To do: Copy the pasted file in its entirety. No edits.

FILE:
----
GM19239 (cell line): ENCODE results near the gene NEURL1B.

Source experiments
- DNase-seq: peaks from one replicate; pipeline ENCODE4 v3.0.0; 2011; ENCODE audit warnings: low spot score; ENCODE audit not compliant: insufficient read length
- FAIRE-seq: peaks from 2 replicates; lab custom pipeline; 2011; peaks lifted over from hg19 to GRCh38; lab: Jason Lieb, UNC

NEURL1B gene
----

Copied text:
GM19239 (cell line): ENCODE results near the gene NEURL1B.

Source experiments
- DNase-seq: peaks from one replicate; pipeline ENCODE4 v3.0.0; 2011; ENCODE audit warnings: low spot score; ENCODE audit not compliant: insufficient read length
- FAIRE-seq: peaks from 2 replicates; lab custom pipeline; 2011; peaks lifted over from hg19 to GRCh38; lab: Jason Lieb, UNC

NEURL1B gene